New England paramedics call for station and radio upgrades

FRUSTRATED: Australian Paramedics Association delegate Scott Clarke is concerned of the current working conditions. Photo: Gareth Gardner
FRUSTRATED: Australian Paramedics Association delegate Scott Clarke is concerned of the current working conditions. Photo: Gareth Gardner

NEW England paramedics are rostered on without vehicles, working in out-of-date and rat-infested stations, and driving to urgent call-outs without radio service, an Australian Paramedics Association (APA) delegate has claimed.

In the wake of a $4.5 billion budget surplus announced by the NSW government on Tuesday, the union body has called on the state’s leaders to use some of the money to upgrade ambulance stations, radio networks and provide more vehicles to paramedics in the bush.

They have also called for a new ambulance station in central Tamworth, 90 years to the day since the Marius St station first opened.

“There are some infrastructure issues, in particular the maintenance to ambulance facilities,” APA union delegate Scott Clarke said.

“Here we are sitting on a $4.5 billion surplus and you can’t even park an ambulance at Wee Waa, you can’t park them at Ashford. The windows were painted shut at Quirindi and the air-conditioning didn’t work. We’re putting in maintenance requests to get this stuff fixed and it’s not happening.

“We had to get Workcover involved in Armidale, because there was that much rat faeces in the air-conditioning ducts that Workcover had to get involved to try and fix the problem.

“The surplus is great but we need some money spent on our ambulance stations, on our infrastructure on the ground, the vehicles, the radios and communications – it’s all vitally important to allow us to do our job.”

Among the maintenance issues also of concern to paramedics was mould at Glen Innes station, leaking roofs at Tamworth station and a red back spider problem in Gunnedah.

Mr Clarke said communication was also an issue.

“Tamworth vehicles who travel south of Willow Tree and Murrurundi essentially have no radio communications whatsoever and these guys are frequently doing trips, and at Woolomin also,” he said.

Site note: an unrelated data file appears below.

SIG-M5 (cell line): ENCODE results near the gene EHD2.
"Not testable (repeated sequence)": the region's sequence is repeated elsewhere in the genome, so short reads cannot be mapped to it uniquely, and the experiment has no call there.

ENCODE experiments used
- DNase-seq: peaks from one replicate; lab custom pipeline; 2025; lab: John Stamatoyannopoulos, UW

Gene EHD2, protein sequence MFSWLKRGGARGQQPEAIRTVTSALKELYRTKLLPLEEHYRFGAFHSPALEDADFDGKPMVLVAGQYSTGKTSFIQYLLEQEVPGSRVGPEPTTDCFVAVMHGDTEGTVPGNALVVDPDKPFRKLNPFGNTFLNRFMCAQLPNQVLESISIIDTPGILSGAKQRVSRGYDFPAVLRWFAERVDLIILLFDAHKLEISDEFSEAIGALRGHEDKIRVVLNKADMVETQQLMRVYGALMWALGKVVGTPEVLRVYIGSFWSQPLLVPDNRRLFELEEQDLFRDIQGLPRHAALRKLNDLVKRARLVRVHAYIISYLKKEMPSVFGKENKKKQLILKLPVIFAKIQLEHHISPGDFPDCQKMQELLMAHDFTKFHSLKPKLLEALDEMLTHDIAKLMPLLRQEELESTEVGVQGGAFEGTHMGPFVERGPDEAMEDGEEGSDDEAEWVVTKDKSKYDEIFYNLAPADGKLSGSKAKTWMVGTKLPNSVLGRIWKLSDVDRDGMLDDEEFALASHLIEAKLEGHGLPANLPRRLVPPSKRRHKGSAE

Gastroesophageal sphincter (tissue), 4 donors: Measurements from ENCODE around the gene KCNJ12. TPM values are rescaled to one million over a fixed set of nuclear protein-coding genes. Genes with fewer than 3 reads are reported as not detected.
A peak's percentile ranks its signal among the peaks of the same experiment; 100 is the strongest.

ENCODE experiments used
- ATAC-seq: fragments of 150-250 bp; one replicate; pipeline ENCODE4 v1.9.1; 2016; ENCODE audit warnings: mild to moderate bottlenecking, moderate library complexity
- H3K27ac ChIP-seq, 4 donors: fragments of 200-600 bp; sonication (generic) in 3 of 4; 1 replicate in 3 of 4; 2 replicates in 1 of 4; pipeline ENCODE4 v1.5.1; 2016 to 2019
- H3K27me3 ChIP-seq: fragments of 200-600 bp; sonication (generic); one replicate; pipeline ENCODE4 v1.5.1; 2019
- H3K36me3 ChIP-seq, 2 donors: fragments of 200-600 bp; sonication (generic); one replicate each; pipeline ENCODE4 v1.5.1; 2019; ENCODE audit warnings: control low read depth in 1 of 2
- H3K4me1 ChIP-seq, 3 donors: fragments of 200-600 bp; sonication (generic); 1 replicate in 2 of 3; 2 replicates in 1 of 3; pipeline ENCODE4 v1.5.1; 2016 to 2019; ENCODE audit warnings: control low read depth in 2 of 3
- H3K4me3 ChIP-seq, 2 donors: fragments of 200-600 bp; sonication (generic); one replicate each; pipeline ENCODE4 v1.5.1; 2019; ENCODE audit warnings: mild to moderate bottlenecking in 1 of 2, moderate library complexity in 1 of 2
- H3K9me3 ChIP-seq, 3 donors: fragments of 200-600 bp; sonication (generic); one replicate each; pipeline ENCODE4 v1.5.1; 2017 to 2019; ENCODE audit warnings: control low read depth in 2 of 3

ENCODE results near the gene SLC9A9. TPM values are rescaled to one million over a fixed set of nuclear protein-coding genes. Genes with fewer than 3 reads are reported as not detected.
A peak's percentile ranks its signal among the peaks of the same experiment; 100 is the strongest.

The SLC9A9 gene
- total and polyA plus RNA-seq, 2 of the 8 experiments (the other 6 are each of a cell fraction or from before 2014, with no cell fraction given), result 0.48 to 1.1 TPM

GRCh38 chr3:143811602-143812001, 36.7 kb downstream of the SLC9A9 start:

“We’ve got no way of communicating with the operations centre and there’s a multitude of safety issues there. likewise west of Gunnedah, we have nothing. It all comes down to funding.”

He said paramedics were also running short of cars which posed an issue when called to urgent jobs. “There have been instances where paramedics have been rostered on, on duty with no ambulance vehicle to use.”

“It’s fantastic the government have a $4.5 billion surplus but I think the community would expect that If I’ve got a paramedic on duty they’re going to have a vehicle to use, because if I ring triple-0 I’d expect them to be turning up here in a timely manner.

“It comes down to vehicle availability and if the Government and the service as a whole aren’t going to supply these vehicles and make them available locally it makes it very, very difficult.”

Association president Steve Pearce said paramedics were leaving their jobs in NSW for other states to access better working conditions.

“You can imagine why paramedics are angry when they are being ignored in the Budget year after year and yet every day of their working lives they are doing their best for the public with failing infrastructure and inadequate staffing numbers.”

“There are many stations which are falling apart, not just the buildings but the furniture and equipment,” Mr Pearce said.

The Leader approached Ambulance NSW for comment on the issued raised by the association, but they were unable to offer a response by press time on Wednesday.